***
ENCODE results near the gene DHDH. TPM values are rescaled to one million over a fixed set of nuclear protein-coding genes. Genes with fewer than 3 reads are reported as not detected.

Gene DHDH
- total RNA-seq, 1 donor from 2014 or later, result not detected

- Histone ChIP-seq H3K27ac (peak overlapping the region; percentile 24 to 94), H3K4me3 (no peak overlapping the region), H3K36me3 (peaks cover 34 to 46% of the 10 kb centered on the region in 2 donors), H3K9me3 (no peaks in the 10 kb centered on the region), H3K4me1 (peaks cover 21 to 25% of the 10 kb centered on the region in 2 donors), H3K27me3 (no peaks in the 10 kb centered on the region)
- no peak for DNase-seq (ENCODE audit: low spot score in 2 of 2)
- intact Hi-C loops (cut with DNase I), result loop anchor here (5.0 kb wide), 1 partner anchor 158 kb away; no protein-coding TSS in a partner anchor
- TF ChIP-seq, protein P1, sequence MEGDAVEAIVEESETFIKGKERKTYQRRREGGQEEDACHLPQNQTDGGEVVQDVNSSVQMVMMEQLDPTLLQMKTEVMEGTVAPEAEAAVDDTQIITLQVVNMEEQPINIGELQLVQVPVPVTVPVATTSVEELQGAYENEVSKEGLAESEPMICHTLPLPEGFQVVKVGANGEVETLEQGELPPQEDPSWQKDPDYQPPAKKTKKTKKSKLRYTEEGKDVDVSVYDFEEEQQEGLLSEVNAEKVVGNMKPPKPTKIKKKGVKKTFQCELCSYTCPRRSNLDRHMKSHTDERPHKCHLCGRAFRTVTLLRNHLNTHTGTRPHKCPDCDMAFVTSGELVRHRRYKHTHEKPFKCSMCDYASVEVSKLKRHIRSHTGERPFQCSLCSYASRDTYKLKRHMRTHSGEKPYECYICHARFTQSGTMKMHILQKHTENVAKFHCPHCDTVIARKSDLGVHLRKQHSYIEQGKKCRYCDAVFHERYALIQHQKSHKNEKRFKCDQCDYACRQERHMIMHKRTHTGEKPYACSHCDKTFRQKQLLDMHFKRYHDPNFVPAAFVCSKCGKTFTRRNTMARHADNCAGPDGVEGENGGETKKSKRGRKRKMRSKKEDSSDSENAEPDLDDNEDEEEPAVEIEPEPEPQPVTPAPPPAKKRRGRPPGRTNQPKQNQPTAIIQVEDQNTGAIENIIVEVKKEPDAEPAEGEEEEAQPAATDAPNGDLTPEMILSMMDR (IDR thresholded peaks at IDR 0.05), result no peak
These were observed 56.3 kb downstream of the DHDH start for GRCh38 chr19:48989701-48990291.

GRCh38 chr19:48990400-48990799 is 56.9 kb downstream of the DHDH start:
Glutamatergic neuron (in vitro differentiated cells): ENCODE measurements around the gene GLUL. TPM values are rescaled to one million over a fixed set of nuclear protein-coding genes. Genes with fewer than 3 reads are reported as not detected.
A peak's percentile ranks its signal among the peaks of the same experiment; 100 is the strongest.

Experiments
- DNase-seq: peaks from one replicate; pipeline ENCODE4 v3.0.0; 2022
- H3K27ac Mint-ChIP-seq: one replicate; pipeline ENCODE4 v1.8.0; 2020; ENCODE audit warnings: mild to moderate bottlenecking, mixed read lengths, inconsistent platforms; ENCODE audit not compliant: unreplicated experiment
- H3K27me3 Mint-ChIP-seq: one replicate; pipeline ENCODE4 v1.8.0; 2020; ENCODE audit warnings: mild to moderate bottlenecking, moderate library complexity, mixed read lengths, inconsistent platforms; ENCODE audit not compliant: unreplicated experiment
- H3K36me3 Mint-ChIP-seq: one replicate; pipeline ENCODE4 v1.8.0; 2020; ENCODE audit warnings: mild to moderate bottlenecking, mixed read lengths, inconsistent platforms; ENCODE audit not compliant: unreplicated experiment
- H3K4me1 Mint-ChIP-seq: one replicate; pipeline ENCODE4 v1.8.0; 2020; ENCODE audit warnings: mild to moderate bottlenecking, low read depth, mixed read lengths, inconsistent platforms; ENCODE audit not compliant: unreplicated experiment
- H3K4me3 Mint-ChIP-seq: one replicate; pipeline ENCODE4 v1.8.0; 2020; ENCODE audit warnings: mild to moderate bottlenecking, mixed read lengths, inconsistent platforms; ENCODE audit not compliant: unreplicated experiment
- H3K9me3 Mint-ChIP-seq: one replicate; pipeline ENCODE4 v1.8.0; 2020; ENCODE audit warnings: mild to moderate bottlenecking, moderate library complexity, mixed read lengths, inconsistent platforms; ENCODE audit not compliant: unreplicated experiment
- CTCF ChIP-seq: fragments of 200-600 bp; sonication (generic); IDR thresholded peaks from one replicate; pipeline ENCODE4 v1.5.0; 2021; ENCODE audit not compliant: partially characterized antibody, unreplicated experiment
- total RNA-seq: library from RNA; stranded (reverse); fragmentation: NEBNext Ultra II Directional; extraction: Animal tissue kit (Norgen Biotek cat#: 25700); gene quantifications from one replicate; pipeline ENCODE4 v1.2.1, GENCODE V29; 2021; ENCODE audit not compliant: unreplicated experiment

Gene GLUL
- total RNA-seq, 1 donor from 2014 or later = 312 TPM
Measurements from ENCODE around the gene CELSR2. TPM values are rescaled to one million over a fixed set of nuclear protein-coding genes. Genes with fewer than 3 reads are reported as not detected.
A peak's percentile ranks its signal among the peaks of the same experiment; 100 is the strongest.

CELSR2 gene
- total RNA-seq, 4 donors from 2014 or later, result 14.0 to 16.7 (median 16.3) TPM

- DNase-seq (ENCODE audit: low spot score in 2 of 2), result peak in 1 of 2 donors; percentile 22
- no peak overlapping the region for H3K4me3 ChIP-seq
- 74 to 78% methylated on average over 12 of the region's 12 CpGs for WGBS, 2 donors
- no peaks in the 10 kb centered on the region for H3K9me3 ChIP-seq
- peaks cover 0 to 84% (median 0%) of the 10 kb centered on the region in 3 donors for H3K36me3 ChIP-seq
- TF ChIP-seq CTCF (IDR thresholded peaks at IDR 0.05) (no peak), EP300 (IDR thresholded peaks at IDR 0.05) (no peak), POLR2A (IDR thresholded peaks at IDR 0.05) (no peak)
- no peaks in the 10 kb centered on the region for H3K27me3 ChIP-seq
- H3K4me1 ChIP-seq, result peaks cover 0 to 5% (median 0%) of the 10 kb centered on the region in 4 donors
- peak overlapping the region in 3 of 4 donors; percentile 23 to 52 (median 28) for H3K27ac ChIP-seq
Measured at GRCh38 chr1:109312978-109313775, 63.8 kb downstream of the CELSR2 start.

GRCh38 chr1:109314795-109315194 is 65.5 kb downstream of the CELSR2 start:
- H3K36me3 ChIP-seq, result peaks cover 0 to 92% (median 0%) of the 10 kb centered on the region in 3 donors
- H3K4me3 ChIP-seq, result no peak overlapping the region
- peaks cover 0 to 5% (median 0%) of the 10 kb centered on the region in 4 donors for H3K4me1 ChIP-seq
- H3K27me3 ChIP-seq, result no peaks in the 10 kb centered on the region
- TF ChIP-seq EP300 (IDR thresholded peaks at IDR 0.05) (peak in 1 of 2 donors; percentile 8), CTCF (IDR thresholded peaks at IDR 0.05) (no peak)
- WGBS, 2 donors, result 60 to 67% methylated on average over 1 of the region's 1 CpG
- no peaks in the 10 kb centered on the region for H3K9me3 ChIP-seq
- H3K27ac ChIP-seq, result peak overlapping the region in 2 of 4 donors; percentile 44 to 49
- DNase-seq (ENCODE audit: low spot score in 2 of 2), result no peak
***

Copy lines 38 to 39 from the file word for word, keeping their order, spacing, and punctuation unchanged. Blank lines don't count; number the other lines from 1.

GRCh38 chr1:109314795-109315194 is 65.5 kb downstream of the CELSR2 start:
- H3K36me3 ChIP-seq, result peaks cover 0 to 92% (median 0%) of the 10 kb centered on the region in 3 donors